By Shreyashi Sanyal
(Reuters) -UK shares fell on Friday, with energy stocks leading the declines, a day after the Bank of England raised interest rates by the most in 27 years.
The FTSE 100 index dipped 0.1%, while the midcaps index edged 0.1% higher.
The FTSE 100 index ended flat on Thursday after the British central bank’s Monetary Policy Committee raised its Bank Rate by a half percentage point to 1.75% – the highest level since late-2008.
UK stocks initially reacted positively to the move, which was seen as BoE’s effort to rein in inflation in the British economy and as the sterling weakened, but fears crept in after the central bank warned of a long recession looming.
“Central banks generally tend to soft soap when it comes to bad news, however the frankness behind the BoE’s economic assessment was as dark as it could be,” said Michael Hewson, chief market analyst at CMC Markets UK.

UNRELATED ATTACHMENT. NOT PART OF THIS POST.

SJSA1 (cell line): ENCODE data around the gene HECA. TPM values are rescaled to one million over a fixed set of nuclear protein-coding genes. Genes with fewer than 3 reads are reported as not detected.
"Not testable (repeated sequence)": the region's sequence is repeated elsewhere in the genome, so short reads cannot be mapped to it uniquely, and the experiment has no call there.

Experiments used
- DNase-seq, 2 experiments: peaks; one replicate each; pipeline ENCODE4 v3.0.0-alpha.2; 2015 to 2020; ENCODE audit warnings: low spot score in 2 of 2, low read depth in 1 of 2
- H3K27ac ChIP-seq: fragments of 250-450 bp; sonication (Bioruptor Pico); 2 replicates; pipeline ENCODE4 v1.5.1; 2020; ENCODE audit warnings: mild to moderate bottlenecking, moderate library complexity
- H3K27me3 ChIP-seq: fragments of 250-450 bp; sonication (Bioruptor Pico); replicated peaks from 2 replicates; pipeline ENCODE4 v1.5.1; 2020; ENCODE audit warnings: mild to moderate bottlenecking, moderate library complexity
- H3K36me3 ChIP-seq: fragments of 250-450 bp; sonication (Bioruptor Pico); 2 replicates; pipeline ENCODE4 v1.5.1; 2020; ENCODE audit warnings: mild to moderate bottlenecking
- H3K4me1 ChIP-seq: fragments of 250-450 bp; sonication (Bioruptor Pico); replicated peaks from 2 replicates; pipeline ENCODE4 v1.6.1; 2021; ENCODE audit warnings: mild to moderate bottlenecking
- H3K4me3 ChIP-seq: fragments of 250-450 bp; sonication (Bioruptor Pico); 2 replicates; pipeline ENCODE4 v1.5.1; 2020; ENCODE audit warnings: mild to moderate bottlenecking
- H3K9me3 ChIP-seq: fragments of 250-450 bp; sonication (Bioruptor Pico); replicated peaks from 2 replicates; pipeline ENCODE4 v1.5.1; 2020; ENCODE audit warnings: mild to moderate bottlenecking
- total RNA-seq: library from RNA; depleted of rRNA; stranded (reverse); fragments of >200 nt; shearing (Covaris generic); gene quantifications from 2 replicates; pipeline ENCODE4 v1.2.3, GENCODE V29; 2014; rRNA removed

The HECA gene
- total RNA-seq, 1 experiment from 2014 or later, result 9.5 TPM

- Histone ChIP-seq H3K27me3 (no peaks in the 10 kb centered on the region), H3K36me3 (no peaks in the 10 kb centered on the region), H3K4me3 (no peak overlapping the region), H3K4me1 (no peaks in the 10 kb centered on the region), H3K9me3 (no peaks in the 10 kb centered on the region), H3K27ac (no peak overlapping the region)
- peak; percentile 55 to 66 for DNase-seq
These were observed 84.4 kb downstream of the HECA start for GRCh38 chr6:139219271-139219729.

Still, London stocks have performed better than their global peers so far this year, with the FTSE 100 index now on track for its third straight week of gains.
Oil majors Shell Plc and BP Plc fell more than 1% each, weighing the most on the blue-chip UK index.
WPP, the world’s largest advertising group, increased its annual net sales outlook, but its shares fell 7.6% in early trading.
The London Stock Exchange Group rose 3.5% after it said its costs and savings targets for integrating its $27 billion acquisition of data company Refinitiv remain unchanged, and that it was launching a 750 million pound ($910.65 million) share buyback.
Investors across the globe now await the release of U.S. jobs data, to see whether the Federal Reserve’s aggressive pace of rate hikes is slowing growth in the world’s largest economy.
(Reporting by Shreyashi Sanyal in Bengaluru; Editing by Uttaresh V and Shailesh Kuber)